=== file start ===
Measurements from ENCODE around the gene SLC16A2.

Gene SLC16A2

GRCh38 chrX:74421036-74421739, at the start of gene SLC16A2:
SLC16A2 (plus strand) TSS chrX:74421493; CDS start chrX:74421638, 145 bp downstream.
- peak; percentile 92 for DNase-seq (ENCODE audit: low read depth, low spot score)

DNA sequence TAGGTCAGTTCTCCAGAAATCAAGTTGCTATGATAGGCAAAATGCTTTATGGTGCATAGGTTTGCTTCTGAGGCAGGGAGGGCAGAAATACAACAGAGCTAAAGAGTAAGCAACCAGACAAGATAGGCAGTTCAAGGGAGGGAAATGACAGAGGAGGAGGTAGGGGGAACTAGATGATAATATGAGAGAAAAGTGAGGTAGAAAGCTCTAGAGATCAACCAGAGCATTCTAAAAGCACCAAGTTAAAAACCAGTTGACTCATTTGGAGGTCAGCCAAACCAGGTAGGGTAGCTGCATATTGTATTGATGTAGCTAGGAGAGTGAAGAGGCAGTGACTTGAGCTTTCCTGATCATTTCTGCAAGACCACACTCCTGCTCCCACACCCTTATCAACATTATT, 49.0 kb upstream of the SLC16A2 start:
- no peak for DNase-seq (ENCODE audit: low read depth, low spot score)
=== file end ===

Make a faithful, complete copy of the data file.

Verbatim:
Measurements from ENCODE around the gene SLC16A2.

Gene SLC16A2

GRCh38 chrX:74421036-74421739, at the start of gene SLC16A2:
SLC16A2 (plus strand) TSS chrX:74421493; CDS start chrX:74421638, 145 bp downstream.
- peak; percentile 92 for DNase-seq (ENCODE audit: low read depth, low spot score)

DNA sequence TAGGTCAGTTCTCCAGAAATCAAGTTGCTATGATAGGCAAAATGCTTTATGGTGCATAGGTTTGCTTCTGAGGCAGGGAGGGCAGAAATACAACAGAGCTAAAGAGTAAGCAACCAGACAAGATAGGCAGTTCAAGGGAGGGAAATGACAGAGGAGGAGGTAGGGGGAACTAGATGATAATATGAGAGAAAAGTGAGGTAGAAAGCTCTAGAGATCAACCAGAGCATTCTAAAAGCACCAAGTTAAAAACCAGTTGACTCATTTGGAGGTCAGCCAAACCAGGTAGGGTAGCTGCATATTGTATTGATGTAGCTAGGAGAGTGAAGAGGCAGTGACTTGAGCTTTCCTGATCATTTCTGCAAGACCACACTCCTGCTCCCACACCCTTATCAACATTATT, 49.0 kb upstream of the SLC16A2 start:
- no peak for DNase-seq (ENCODE audit: low read depth, low spot score)